All relevant factors, including those set out in § 36-5-101(d)(1), must be considered on a case-by-case basis to determine the nature and extent of support. Tenn. Code Ann. § 36-5-101(d)(1). Factor (H) requires the trial court to consider the division of marital property when awarding alimony. Tenn. Code Ann. § 36-5-101(d)(1)(H). The division of marital property involves the distribution of both marital assets and marital debts. See Anderton v. Anderton, 988 S.W.2d 675, 679 (Tenn.Ct.App. 1998); Mondelli v. Howard, 780 S.W.2d 769, 773 (Tenn.Ct.App. 1989). We encourage trial courts to use the division of marital property to assist in meeting the disadvantaged spouse's financial needs when feasible. See Crabtree, 16 S.W.3d at 361 n. 4 ("In cases in which there is a disparity between the relative earning capacities of the parties, a trial court also may consider adjusting the award of marital assets to assist the disadvantaged spouse."); see also Renfro v. Renfro, 848 P.2d 830, 834 (Alaska 1993) (establishing a preference for meeting the parties' needs with the division of marital property, rather than with alimony). Section 36-4-121 of the Tennessee Code Annotated does not require an equal division of marital property but an equitable division. Tenn. Code Ann. § 36-4-121(a)(1); see Ellis v. Ellis, 748 S.W.2d 424, 427 (Tenn. 1988). When practical, therefore, a trial court should consider awarding more assets to an economically disadvantaged spouse to provide future support, rather than relying solely upon an award of alimony. When there are few marital assets but a considerable amount of marital debt, a trial court should similarly consider awarding a disadvantaged spouse a lesser amount of marital debt. Careful distribution of the marital property may assist the disadvantaged spouse in achieving rehabilitation in furtherance of the legislative policy of eliminating spousal dependency.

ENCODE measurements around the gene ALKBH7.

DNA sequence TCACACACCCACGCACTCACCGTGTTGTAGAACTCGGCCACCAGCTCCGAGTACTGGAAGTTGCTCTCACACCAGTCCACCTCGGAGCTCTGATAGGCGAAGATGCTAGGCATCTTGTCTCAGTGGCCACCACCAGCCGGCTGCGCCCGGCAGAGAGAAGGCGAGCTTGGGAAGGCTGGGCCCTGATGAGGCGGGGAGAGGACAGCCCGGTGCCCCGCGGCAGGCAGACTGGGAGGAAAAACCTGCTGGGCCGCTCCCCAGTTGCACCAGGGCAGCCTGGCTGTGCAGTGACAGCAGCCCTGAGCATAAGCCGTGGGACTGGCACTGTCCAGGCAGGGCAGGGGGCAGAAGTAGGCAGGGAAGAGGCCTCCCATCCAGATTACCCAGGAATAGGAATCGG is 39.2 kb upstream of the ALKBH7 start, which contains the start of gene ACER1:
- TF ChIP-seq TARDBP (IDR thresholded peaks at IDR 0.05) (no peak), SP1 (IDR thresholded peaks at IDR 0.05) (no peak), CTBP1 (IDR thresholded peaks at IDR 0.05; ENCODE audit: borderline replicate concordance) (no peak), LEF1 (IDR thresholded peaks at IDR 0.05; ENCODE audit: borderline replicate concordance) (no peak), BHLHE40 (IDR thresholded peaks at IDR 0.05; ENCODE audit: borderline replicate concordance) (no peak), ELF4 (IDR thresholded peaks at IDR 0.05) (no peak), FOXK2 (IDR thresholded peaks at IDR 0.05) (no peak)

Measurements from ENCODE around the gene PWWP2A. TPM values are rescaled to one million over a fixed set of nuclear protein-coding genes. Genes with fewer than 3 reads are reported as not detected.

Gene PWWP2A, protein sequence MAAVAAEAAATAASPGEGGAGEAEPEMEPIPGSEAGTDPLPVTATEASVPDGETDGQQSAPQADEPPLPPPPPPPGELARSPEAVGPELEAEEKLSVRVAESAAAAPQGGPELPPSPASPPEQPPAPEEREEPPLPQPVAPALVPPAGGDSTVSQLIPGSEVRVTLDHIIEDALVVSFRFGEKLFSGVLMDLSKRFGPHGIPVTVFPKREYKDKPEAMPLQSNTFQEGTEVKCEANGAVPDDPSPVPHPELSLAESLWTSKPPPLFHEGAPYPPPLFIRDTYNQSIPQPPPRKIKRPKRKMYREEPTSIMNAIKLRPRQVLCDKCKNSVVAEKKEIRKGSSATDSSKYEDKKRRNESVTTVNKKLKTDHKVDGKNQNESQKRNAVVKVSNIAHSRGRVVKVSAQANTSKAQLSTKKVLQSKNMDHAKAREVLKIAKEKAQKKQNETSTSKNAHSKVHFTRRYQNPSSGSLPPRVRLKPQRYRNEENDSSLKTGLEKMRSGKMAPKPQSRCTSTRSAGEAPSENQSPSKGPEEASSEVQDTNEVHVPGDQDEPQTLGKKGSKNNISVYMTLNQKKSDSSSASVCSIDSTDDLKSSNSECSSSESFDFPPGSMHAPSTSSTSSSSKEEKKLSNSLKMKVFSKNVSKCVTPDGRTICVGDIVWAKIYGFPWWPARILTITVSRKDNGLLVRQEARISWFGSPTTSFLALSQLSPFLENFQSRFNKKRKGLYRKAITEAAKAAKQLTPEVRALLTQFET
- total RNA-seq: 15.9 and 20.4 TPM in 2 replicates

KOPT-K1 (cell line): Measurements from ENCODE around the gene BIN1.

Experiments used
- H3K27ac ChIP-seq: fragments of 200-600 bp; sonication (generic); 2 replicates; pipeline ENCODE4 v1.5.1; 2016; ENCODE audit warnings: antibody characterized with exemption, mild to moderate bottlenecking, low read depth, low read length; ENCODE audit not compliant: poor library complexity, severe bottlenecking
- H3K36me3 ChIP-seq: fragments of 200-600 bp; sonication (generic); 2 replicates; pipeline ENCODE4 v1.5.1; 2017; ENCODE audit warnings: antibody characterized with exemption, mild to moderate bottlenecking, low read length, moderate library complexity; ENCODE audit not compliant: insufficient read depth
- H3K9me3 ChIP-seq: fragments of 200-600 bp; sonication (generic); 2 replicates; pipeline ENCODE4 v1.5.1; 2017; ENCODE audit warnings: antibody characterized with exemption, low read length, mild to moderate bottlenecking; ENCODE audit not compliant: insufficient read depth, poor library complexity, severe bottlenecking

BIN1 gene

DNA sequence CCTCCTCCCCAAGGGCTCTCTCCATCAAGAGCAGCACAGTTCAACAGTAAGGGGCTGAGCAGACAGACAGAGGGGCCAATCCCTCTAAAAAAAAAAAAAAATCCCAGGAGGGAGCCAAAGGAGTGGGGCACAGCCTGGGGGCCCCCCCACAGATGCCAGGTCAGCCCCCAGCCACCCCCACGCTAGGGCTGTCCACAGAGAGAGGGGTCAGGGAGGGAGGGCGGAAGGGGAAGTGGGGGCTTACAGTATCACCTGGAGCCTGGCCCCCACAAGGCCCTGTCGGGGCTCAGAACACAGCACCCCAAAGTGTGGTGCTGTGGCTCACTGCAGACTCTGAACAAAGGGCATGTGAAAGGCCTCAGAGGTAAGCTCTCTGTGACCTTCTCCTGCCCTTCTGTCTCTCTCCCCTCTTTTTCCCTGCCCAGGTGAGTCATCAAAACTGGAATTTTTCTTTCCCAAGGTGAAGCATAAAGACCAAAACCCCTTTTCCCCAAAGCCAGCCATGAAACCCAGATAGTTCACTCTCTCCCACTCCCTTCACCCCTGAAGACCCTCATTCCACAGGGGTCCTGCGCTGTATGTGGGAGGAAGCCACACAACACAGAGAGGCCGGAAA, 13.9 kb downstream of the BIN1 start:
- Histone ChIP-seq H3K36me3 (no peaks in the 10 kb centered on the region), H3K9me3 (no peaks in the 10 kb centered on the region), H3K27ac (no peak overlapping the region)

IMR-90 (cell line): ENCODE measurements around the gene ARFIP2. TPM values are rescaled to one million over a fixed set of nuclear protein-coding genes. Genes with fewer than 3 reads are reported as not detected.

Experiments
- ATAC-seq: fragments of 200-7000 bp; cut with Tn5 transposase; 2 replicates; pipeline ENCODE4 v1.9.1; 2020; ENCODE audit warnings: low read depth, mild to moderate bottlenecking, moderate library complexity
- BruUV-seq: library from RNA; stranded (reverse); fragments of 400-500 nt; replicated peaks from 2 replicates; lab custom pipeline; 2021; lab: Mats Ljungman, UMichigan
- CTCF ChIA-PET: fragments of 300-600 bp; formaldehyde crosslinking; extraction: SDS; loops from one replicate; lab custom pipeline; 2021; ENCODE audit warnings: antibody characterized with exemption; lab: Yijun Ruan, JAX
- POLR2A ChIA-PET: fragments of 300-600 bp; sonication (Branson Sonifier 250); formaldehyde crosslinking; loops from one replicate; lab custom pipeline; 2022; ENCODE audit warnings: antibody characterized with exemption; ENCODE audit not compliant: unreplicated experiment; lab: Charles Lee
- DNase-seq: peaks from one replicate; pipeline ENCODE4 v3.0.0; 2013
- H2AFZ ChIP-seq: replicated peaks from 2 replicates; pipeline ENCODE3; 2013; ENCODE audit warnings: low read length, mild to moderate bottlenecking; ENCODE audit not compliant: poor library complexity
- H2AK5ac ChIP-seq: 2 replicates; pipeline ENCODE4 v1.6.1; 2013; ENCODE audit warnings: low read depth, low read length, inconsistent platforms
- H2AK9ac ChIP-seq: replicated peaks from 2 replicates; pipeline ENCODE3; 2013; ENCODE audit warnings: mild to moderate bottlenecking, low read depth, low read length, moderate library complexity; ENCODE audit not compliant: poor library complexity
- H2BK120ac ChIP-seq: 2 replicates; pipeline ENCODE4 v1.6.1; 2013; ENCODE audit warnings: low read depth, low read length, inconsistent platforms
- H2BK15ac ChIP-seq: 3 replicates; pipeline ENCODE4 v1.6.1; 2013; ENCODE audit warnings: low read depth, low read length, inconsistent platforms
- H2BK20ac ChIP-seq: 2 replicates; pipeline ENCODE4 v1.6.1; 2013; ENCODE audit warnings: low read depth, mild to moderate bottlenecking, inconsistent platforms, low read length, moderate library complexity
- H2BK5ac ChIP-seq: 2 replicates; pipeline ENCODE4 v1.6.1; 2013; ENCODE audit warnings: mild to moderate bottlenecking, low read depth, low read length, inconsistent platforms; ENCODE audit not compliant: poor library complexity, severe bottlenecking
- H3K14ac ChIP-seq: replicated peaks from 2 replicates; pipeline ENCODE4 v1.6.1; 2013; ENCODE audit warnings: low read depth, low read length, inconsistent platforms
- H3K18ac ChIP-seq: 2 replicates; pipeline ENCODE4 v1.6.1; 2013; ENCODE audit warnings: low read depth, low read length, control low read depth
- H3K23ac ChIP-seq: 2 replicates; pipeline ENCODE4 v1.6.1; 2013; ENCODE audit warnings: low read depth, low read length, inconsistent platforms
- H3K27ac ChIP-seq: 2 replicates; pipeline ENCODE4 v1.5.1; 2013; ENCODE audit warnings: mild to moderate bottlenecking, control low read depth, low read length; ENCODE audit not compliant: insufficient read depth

The enumerated factors for consideration by the trial court when setting alimony are: